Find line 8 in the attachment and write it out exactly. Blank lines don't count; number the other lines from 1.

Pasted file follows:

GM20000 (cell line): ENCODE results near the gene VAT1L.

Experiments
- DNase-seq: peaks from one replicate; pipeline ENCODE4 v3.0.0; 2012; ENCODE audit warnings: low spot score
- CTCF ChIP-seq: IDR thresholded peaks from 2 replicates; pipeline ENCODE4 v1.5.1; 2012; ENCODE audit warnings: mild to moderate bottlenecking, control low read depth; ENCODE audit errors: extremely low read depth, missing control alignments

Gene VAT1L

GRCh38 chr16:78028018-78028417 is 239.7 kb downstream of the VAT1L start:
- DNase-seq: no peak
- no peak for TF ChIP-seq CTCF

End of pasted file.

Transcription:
- no peak for TF ChIP-seq CTCF